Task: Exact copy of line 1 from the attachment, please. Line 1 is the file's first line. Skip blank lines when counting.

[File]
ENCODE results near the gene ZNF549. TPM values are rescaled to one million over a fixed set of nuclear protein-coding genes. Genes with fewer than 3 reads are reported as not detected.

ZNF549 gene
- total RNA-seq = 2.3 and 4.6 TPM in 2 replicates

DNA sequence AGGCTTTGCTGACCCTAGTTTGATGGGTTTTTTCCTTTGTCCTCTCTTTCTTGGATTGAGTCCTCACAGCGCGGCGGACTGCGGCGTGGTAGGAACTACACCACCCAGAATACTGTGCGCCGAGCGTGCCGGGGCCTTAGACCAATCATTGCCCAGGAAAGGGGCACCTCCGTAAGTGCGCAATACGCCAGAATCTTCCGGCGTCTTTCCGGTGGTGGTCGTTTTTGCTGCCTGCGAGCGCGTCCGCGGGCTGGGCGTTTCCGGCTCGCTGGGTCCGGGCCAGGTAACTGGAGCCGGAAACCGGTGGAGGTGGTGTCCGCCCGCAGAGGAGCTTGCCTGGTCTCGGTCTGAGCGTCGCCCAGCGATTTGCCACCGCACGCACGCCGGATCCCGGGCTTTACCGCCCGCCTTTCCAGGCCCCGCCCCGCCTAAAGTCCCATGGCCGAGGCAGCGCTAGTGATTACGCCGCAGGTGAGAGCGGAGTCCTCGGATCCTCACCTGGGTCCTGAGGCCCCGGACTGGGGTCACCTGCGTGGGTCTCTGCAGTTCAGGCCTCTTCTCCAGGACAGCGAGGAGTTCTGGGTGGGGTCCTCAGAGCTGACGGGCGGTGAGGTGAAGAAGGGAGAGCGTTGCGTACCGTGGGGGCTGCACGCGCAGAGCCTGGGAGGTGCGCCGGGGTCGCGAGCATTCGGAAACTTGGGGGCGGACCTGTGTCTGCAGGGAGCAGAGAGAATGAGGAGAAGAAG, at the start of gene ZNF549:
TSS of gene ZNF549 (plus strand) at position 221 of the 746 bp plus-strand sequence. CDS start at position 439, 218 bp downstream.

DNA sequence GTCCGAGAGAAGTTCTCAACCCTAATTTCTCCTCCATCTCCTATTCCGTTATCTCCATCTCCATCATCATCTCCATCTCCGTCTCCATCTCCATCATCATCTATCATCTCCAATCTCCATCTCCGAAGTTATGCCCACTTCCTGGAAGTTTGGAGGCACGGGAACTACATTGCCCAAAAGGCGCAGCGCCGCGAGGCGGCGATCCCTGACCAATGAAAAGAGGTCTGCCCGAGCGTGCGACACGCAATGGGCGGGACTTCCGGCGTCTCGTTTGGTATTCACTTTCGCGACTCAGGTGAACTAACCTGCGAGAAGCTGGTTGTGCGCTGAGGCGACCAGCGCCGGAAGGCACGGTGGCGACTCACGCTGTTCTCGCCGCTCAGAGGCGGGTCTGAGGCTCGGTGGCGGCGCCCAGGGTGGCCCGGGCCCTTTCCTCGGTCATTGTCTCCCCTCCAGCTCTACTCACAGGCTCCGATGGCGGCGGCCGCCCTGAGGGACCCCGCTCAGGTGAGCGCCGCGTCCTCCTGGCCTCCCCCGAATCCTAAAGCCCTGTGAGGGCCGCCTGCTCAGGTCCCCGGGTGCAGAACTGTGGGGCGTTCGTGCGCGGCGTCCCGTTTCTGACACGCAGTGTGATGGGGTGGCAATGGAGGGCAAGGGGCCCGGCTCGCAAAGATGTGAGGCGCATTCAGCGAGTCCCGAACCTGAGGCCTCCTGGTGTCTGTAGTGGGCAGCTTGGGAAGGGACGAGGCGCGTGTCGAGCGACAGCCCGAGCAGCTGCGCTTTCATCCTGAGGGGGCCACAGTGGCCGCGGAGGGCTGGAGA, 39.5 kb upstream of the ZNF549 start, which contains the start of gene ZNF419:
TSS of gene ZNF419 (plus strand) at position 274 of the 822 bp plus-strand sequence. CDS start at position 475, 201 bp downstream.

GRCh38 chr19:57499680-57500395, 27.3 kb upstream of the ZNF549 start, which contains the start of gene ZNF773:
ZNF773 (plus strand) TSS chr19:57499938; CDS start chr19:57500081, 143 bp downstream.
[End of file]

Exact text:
ENCODE results near the gene ZNF549. TPM values are rescaled to one million over a fixed set of nuclear protein-coding genes. Genes with fewer than 3 reads are reported as not detected.